Friday, August 13, 2004
First, the "dutch auction" structure of the transaction seems to hurt the interests of both underwriters and large institutional investors. This is emotionally appealing because it eliminates the opportunity for "spinning" the IPO to favored clients of the investment banks. It is financially appealing because it cuts the commission paid to the underwriters and decreases the chance that the offering will surge in the first day, which always causes people to wonder whether the issuer left proceeds on the table, as it were.
Both of these advantages, though, are superficial. By taking away the opportunity of the underwriters to direct allocations of the stock, Google is also depriving them of their ability to build a base of large institutional investors with the financial capacity to drive the value of the stock up over many years. This is important to the success of the offering over the long-term. Why? Because the initial allocation of stock to, say, Fidelity, will determine whether they do the work to decide to buy more stock in the aftermarket. It is the building of institutional positions in the weeks and months after an IPO that makes that transaction a success. All the enthusiastic individuals in the world can't make up for ten or fifteen big mutual funds each deciding to buy hundreds of thousands of shares. But without assurances that they will receive a significant minimum allocation, many potential institutional investors may not invest the effort necessary to make a decision to build a position in the stock.
Similarly, by depriving investors of an early "pop" in the stock, Google is trading away long-term good feelings for proceeds today, and it risks establishing an early value for the stock that it cannot sustain. This is precisely the opposite of the decision allegedly made by the founder of another famous tech company, and therein lies a tale.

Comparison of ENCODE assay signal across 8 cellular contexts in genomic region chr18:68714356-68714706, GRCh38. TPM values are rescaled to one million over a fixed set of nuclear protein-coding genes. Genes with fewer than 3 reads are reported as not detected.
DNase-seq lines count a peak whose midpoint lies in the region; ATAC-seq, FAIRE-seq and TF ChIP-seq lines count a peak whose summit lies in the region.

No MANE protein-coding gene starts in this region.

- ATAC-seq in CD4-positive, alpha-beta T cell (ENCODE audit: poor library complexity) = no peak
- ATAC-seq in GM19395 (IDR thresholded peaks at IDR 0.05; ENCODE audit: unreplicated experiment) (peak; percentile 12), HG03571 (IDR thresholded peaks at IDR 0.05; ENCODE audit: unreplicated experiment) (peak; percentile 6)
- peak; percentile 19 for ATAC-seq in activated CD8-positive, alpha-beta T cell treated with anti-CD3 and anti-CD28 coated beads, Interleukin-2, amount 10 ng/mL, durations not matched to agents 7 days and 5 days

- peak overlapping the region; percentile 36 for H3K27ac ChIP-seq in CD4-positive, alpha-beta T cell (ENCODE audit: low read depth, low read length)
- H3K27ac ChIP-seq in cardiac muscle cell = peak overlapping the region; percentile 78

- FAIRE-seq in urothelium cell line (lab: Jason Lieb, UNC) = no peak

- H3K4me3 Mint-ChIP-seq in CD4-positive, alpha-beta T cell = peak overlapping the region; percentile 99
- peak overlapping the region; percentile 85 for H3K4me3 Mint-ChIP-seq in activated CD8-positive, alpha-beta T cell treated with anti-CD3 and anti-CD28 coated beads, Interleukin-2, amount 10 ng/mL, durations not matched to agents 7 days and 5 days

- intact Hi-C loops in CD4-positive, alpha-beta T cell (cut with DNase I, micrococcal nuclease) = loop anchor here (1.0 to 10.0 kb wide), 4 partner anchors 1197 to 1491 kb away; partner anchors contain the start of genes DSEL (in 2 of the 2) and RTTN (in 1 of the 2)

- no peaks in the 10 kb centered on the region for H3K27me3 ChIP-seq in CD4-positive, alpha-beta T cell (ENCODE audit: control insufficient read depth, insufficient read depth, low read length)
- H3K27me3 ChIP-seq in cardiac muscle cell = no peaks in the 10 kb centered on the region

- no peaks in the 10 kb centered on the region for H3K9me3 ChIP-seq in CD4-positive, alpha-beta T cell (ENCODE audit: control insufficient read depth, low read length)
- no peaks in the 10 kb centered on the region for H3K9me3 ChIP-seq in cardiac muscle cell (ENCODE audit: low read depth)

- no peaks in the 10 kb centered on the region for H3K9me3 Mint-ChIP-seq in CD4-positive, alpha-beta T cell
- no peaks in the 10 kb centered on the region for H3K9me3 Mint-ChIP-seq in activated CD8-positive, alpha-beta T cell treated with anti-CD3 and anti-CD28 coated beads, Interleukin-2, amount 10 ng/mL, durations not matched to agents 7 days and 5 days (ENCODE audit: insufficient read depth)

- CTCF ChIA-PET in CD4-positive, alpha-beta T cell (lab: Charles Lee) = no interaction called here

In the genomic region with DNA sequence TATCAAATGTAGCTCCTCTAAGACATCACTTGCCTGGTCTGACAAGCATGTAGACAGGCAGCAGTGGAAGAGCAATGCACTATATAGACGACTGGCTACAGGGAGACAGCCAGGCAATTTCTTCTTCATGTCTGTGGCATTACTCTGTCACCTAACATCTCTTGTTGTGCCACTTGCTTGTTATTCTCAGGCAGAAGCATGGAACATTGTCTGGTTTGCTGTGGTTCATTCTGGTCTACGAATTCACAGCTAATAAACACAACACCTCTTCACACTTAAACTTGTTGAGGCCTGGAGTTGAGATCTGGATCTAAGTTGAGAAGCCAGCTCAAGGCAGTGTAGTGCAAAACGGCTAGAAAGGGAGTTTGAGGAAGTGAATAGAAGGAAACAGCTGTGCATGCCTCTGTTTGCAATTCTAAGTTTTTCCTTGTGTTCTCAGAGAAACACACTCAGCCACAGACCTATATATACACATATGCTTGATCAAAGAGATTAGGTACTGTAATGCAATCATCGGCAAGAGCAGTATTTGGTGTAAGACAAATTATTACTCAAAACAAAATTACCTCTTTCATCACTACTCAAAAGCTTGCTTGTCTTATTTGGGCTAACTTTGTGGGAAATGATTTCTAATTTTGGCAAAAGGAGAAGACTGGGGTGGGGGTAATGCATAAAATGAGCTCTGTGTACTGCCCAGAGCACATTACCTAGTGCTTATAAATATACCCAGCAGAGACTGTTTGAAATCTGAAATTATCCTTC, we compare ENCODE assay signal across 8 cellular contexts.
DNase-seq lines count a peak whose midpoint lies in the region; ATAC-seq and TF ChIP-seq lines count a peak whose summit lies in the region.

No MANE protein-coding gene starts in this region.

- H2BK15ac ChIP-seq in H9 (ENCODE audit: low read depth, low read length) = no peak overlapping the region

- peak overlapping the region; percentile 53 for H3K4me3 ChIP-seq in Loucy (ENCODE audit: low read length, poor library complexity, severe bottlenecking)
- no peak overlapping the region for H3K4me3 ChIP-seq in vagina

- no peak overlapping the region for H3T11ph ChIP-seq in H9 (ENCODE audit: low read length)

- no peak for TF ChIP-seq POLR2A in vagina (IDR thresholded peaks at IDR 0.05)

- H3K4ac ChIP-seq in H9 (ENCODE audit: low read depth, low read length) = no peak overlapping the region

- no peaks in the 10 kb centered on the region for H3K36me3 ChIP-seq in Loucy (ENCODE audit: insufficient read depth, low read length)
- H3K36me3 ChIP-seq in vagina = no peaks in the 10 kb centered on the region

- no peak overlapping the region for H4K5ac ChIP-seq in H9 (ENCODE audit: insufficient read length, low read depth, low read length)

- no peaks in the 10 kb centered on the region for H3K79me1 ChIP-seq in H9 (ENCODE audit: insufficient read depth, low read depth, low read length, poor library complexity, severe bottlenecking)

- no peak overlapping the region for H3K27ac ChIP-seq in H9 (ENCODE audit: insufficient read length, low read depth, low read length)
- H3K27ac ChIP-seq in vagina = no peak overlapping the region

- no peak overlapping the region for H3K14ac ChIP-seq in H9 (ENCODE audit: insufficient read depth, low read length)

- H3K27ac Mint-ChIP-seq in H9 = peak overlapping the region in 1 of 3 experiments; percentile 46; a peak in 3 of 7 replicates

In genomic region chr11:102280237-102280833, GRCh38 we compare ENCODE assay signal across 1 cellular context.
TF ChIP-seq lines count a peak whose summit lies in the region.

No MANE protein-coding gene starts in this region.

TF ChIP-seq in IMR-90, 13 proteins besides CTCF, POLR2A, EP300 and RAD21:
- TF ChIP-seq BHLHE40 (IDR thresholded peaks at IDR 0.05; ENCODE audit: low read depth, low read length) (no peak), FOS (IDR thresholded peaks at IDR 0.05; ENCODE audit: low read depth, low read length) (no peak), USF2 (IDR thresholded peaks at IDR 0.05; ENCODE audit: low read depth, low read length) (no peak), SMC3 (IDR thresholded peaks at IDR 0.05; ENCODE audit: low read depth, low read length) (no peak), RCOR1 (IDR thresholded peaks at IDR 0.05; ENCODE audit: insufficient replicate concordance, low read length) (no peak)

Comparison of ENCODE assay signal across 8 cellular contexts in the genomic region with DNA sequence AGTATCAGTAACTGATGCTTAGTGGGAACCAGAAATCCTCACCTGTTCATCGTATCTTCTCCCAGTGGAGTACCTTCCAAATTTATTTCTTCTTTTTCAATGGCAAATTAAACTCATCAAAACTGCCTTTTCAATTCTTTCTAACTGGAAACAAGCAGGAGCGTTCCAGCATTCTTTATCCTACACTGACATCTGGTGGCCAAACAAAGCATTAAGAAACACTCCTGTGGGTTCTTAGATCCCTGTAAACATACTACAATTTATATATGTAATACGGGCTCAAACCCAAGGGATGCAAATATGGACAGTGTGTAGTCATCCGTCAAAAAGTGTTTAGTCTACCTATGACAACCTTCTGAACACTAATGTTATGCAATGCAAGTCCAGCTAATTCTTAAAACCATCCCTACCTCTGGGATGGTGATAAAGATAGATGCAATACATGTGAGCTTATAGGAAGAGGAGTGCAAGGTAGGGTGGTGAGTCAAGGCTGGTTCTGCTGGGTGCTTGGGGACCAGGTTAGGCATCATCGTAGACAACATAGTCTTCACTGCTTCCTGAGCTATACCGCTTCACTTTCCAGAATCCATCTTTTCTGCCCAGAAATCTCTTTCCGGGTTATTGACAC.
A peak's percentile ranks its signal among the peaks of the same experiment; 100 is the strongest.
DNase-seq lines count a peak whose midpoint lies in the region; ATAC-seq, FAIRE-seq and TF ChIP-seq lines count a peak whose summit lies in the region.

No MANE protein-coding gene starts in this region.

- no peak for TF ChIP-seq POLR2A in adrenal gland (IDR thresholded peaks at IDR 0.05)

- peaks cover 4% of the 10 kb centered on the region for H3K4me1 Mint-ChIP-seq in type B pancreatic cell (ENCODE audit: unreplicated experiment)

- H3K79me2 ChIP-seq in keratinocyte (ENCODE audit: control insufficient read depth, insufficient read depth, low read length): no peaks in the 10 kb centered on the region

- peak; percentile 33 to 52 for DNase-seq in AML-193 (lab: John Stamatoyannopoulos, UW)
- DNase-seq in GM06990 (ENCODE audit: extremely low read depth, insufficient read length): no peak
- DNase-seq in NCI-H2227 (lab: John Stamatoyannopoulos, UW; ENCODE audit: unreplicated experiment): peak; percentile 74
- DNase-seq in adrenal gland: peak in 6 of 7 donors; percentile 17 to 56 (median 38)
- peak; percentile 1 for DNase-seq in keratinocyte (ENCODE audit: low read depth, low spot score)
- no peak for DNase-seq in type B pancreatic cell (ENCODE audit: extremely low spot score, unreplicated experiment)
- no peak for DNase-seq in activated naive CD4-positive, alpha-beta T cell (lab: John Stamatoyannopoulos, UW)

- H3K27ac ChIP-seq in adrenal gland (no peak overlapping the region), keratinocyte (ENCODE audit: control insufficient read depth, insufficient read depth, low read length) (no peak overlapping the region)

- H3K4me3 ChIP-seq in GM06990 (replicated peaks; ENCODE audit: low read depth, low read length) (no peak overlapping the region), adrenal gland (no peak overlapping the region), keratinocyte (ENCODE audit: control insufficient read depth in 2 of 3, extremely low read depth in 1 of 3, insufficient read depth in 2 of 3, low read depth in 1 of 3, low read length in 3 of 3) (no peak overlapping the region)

According to Wall Street lore, at the brink of the Microsoft IPO, Goldman, Sachs & Co. told Bill Gates that it could bring the company public at a particular post-offering valuation (which, if memory serves, was about $2 billion). According to this oral tradition, Gates deliberately cut the price of the offering to half of that proposed by his underwriters, precisely so that "everybody will make money off of Microsoft." That is, he knew that by leaving some proceeds "on the table" and by keeping the expectations for Microsoft, and therefore its valuation, relatively low, the company would be able to demonstrate the sustained success against those expectations that would drive the value of the company to the stratosphere over the next few years.
There is a difference, sometimes, between being short-term greedy and long-term greedy. Gates is the latter, and the Google founders, for all their "do no evil" mantra, are acting like the former.
Finally, it now looks like the Google founders have jumped the gun, which is securities lawyer jargon for marketing the deal during the "quiet period." The idea behind the prohibition on "gun jumping," which gives rise to the pre-IPO "quiet period," is that the marketing of the offering should be done only from the prospectus, which is incorporated in the issuer's registration statement filed with the Securities and Exchange Commission. The issuer has strict liability for the truth of statements made in the registration statement, so the SEC requires that all statements about the company made during the marketing of the deal be incorporated, one way or another, in the registration statement. So what do these guys do? They give an interview to Playboy! The talk on CNBC this morning is that that interview, which apparently contains inaccurate statements, will have to be incorporated into the Google prospectus. That's more than a little incompetent.
This offering may be a success, in that a lot of dumb money may pay a lot to buy this stock. But I doubt very much that Google's management has the maturity to build stockholder value over the long-term.
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